Celebrated artist Frida Kahlo certainly had a rough time of it. From surviving polio and a devastating bus accident, whose impact cause her to suffer for the rest of her life, to her rocky relationship with another famous artist, Diego Rivera, she found solitude in her art. In fact, she painted through her pain. Vividly written by R. Dennis Green and Marian Licha (who originally toured as Frida), Frida Vice-Versa resonates with vigorous life.
Frida and Diego married and traveled between Mexico and the United States throughout the ’30s and ’40s. The self-taught artist was thrilled to have a solo exhibition in New York in 1938, and one of her paintings was even purchased by the Louvre.
But her personal life continued to be dogged by tragedy, including miscarriages, abortions, multiple surgeries and an amputation. Rivera even had an affair with Frida’s younger sister, Cristina. Though she was humiliated, Frida still held strong. In fact, she went out and entered into an affair of her own.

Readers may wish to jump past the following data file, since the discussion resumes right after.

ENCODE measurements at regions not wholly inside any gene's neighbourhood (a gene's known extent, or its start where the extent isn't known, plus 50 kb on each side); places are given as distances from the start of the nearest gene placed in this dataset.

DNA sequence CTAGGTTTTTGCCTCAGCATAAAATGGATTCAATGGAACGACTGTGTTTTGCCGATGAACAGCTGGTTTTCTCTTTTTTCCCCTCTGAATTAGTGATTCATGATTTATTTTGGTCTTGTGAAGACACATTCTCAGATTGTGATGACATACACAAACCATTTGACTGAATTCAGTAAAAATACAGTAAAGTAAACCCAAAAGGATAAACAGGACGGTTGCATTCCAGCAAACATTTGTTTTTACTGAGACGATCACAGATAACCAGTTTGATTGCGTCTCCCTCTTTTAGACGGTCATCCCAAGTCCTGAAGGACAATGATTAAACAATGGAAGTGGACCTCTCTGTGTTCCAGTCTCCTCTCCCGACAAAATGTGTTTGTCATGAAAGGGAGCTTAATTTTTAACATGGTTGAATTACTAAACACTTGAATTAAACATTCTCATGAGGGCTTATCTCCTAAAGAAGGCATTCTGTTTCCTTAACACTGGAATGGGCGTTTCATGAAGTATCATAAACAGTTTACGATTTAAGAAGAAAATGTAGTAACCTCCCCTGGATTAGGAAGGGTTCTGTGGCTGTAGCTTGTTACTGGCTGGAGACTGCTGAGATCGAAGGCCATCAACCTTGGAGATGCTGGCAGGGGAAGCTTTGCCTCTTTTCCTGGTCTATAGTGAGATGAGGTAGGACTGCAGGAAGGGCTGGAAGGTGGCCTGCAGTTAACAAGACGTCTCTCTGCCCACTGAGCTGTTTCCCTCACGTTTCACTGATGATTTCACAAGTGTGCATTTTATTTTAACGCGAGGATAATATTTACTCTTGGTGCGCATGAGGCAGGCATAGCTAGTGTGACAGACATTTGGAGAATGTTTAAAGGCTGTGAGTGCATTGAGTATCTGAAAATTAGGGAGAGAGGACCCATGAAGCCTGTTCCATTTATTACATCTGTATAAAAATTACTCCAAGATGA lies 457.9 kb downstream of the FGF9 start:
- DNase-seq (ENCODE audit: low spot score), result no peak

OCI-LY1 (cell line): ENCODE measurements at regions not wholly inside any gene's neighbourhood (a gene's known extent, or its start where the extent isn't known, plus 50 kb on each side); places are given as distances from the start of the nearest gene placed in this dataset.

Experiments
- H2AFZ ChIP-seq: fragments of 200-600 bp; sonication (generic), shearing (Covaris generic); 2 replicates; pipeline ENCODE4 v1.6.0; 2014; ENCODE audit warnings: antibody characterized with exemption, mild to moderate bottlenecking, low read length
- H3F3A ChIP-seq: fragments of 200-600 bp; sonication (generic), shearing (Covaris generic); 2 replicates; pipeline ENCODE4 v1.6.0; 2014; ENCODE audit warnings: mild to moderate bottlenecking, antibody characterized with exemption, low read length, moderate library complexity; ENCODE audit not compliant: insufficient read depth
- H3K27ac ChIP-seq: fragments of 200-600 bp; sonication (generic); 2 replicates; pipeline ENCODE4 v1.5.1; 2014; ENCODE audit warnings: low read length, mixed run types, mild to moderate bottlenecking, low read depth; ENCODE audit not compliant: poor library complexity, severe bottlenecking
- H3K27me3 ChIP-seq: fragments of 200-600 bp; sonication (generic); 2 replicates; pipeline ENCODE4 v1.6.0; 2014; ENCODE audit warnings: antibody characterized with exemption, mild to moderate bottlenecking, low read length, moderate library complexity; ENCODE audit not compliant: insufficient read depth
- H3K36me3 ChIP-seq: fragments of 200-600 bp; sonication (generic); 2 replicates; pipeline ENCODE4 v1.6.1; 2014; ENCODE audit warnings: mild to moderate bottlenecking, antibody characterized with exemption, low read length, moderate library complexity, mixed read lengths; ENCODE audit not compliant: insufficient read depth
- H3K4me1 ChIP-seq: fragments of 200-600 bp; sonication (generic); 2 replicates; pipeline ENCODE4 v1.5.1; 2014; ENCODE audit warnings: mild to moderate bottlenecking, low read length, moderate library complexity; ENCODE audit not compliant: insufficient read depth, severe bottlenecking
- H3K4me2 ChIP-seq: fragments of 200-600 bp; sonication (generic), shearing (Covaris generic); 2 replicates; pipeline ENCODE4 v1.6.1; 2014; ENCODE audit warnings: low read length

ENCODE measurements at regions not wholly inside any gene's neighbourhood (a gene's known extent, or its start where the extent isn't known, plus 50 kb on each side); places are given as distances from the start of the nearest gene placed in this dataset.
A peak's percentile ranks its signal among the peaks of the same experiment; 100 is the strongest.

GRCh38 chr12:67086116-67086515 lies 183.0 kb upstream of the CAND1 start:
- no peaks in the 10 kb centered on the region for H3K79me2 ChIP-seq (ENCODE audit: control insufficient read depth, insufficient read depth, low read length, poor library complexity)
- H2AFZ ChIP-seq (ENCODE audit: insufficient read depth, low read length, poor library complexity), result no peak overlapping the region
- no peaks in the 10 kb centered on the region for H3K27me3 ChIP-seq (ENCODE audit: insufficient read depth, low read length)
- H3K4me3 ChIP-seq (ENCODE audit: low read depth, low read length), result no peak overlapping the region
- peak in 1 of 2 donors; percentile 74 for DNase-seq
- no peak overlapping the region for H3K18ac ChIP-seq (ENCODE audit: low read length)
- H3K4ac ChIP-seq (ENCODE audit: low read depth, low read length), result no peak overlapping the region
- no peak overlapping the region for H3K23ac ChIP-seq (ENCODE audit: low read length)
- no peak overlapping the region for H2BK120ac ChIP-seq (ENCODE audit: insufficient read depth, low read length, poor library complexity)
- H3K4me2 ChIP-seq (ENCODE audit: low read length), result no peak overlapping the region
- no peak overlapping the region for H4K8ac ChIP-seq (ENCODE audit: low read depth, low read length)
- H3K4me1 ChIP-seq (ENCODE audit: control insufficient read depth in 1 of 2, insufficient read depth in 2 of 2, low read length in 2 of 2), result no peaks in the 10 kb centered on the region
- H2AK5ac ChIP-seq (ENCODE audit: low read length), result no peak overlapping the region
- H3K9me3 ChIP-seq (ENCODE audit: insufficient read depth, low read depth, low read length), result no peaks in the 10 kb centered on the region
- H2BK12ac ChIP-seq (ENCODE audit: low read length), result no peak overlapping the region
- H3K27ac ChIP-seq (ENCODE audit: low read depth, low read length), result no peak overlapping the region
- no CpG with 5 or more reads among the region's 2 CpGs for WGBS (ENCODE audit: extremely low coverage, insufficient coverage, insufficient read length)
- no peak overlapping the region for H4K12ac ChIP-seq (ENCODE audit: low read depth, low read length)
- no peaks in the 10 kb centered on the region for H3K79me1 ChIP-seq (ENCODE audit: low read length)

In Frida Vice-Versa, which is making its Texas premiere, courtesy of Teatro Audaz, Kahlo tells her life story in ten lessons while she leads an unorthodox art class, which becomes much more of a confessional than a tutorial. The title of the piece refers to life being death and vice-versa — extremes that haunted Kahlo through her tragically short life.
Victoria Gutierrez is marvelous as Frida. Standing alone on the stage of the Public Theater of San Antonio, she manages to pull us into Frida’s compelling story. And when she speaks with passion about her one true love — her art — she is also able to laugh off the pain she is suffering. Along with Kahlo, Gutierrez portrays a number of other characters, including Rivera, Cristina and her domineering father. Not only are these character shifts convincing, they can be bleakly funny. One needs a bit of azücar now and then to even out the amargura.
Photos by Abraham Ramirez